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Simon Purton Future Capabilities, Research and Technology Allied Command Transformation “What’s in a name?...That which we call a rose by any other name.

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Presentation on theme: "Simon Purton Future Capabilities, Research and Technology Allied Command Transformation “What’s in a name?...That which we call a rose by any other name."— Presentation transcript:

1 Simon Purton Future Capabilities, Research and Technology Allied Command Transformation “What’s in a name?...That which we call a rose by any other name would smell as sweet.” Or, why half of winning an Irregular War is agreeing what it is... 1

2 Caveat  Personal observations  Not view of NATO nor SACT  Adapted from presentation given at SAS 071 Analysis of Irregular Warfare Conference 2

3 Getting NATO to fight...  Afghanistan  Article 5  Expeditionary Operations Concept  No traction / Too subtle  Asymmetric Warfare Concept  No basis (arguably illogical)  Irregular War Concept  Countering Hybrid Threats Concept 3

4 Hybrid Wars (Hoffman)  Conflicts in 21 st Century: The Rise of Hybrid Wars  Dec 2007 “…[Hybrid] adversaries integrate Conventional, Irregular, Terrorist and Criminal assets Operationally and Tactically at the lowest possible level.”  Operational or Tactical problem  Historical indicators:  Somalia; Chechnya; 2 nd Lebanon War; Georgia 4

5 Hybrid War (Killcullen) 5  “The Accidental Guerrilla: Fighting Small Wars in the Midst of a Big One”  Mar 2009  Combines elements of:  Insurgency, Nation-building, Sectarian strife, and Domestic terrorism  “Accidental guerilla syndrome”  They fight not because they hate the West, but because their space has been invaded  Hybrid War poses a strategic dilemma

6 6 Special Executive for Counter- intelligence, Terrorism, Revenge and Extortion – SPECTRE

7 It’s not a Hybrid It’s a Hydra! 7

8 The NATO Construct: Countering Hybrid Threats 8 Interconnected, unpredictable, combined with traditional, mixed with irregular, applied simultaneously and adaptively, in time and space Conventional Terrorism Irregular Criminality Hybrid Threats

9 NATO’s Problem with Irregular War  Some views on Irregular War(fare):  War is a “legal condition between states”  “Against the rules”, “potentially illegal” methods  “Philosophy of our opponents”  “It is a capability gap…”:  superior in Conventional and Nuclear, not superior in Irregular  NATO is a:  Defensive alliance against peer (state) competitor…  …but first use of Article 5… 9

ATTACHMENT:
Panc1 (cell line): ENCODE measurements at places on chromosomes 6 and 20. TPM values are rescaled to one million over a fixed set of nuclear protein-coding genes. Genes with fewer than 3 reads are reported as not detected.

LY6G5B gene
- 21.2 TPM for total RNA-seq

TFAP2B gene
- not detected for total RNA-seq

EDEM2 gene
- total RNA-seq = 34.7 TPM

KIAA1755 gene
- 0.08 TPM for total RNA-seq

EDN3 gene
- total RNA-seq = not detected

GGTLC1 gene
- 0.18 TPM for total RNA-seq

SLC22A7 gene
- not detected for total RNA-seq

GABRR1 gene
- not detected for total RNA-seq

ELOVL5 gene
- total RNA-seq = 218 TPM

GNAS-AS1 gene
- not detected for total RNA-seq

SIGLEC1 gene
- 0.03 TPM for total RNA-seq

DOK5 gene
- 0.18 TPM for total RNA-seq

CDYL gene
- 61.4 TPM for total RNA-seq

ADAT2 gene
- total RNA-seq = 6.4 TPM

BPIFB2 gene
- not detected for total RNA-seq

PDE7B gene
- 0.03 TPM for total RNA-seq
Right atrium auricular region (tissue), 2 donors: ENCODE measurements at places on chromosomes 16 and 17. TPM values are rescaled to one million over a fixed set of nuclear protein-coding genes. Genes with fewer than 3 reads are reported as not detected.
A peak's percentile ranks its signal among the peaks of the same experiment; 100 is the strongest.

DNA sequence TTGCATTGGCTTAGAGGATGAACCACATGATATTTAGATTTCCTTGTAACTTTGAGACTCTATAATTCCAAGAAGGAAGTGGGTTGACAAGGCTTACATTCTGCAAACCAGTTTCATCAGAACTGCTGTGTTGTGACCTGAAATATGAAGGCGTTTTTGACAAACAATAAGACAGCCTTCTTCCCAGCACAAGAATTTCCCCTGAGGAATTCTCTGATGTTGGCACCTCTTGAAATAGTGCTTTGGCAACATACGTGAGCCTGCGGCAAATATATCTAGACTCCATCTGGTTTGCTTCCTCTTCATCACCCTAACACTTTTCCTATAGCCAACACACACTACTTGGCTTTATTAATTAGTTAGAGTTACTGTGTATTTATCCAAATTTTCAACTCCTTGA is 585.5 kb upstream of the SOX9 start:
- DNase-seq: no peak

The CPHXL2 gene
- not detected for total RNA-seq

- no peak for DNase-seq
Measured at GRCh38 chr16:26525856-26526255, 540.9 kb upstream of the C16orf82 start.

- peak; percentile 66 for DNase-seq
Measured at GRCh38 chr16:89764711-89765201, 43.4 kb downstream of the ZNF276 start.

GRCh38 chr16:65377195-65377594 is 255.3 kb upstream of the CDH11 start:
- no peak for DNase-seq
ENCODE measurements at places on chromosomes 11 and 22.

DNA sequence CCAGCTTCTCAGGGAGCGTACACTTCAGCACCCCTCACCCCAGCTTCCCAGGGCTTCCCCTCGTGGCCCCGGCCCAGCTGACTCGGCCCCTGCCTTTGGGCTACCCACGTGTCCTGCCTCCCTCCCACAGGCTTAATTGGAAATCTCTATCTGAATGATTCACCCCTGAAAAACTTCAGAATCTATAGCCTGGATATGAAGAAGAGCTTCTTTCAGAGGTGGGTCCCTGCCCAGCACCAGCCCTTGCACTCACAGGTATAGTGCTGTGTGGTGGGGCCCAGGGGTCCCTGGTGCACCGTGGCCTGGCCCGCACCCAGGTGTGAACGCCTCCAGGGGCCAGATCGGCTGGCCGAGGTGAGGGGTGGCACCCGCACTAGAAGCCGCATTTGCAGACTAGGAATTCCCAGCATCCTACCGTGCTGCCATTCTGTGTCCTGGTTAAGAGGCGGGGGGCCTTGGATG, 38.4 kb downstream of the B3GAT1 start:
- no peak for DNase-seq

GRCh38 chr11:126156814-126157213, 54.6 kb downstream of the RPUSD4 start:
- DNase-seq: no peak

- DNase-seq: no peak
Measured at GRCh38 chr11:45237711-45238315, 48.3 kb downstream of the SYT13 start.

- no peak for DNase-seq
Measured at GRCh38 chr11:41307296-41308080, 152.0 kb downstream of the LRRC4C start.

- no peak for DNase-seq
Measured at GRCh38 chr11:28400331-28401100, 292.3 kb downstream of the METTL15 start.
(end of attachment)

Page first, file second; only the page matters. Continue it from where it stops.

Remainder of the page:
10 NATO definitions for Irregular Warfare “Irregular warfare denotes a form of conflict where one or more protagonists adopt irregular methods...Irregular troops are any combatants not formally enlisted in the armed forces of a nation-state or other legally- constituted entity” AJP-3.2, Allied Land Operations, 2d Study Draft, February

11 USA JFCOM “A violent struggle among state and non-state actors for legitimacy and influence over the relevant populations. Irregular Warfare favors indirect and asymmetric approaches, though it may employ the full range of military and other capabilities, in order to erode an adversary’s power, influence, and will.” USA Irregular Warfare Joint Operating Concept 11

12 GBR Joint Doctrine “ Irregular Activity is defined as: Behaviour that attempts to effect or prevent change through the illegal use, or threat, of violence, conducted by ideologically or criminally motivated non-regular forces, groups or individuals, as a challenge to authority.” “Countering Irregular Activity within a Comprehensive Approach” Joint Doctrine Note 2/07 12

13 CAUTION INTELLECTUAL HAZARD AHEAD 13

14 Dr Colin Gray International Politics and Strategic Studies – Reading University “Various forms of intra- and trans-state warfare coexist with the relatively rare occurrence of armed conflicts between states.”* “…an error to reify irregular war as a distinct phenomenon…” “…a serious mistake to divide the realm of warfare neatly into the regular and irregular” “…irregular, indirect and asymmetrical are inherently empty concepts, definable only with reference to their opposites.” Irregular warfare: one nature, many characters *Modern Strategy 14

15 Dr Russell Glenn Senior Policy Researcher RAND On Hybrid Warfare… “…not a big fan of new terminology for old forms of war.” “If it’s a term that stimulates thought without muddying the waters then great.” “…if you read your history you’d see there is nothing new there.” Interview on his USA paper “Lessons from the 2006 Lebanon War” 15

16 Assertion “Regular Warfare is a situation where Regular Opponents are present and are undertaking Regular Activities” “Irregular Warfare is a situation where Irregular Opponents may be present and someone may be undertaking Irregular Activities”  Uncertainty  in definition of Irregular Activities  AND / OR 16